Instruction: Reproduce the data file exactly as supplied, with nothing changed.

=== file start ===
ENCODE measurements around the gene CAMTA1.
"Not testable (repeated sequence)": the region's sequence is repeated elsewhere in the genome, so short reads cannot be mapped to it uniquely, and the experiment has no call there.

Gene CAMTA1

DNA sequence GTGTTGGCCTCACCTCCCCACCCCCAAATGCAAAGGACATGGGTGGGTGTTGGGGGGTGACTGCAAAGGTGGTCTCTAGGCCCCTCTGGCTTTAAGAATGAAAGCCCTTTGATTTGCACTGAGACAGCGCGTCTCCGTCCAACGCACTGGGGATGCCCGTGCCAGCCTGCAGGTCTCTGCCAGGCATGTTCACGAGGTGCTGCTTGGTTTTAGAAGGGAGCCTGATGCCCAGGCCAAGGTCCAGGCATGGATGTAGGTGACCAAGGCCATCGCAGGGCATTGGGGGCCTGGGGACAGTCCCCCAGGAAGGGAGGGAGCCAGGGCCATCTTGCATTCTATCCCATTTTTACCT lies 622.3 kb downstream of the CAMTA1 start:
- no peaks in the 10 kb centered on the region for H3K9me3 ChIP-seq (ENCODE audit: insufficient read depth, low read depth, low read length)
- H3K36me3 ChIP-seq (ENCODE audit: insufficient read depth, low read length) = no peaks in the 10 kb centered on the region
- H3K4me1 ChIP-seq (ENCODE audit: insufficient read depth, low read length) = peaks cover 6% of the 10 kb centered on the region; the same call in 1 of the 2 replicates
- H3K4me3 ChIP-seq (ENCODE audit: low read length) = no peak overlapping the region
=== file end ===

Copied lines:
ENCODE measurements around the gene CAMTA1.
"Not testable (repeated sequence)": the region's sequence is repeated elsewhere in the genome, so short reads cannot be mapped to it uniquely, and the experiment has no call there.

Gene CAMTA1

DNA sequence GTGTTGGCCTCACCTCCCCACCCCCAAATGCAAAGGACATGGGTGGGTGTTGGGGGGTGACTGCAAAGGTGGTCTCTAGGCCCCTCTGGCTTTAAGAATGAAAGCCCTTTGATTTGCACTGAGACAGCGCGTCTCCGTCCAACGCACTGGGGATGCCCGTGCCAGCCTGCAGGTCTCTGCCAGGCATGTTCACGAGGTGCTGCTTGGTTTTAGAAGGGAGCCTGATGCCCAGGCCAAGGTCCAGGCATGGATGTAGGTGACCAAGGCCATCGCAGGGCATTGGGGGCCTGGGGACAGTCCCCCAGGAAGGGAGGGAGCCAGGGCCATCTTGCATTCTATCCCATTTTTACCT lies 622.3 kb downstream of the CAMTA1 start:
- no peaks in the 10 kb centered on the region for H3K9me3 ChIP-seq (ENCODE audit: insufficient read depth, low read depth, low read length)
- H3K36me3 ChIP-seq (ENCODE audit: insufficient read depth, low read length) = no peaks in the 10 kb centered on the region
- H3K4me1 ChIP-seq (ENCODE audit: insufficient read depth, low read length) = peaks cover 6% of the 10 kb centered on the region; the same call in 1 of the 2 replicates
- H3K4me3 ChIP-seq (ENCODE audit: low read length) = no peak overlapping the region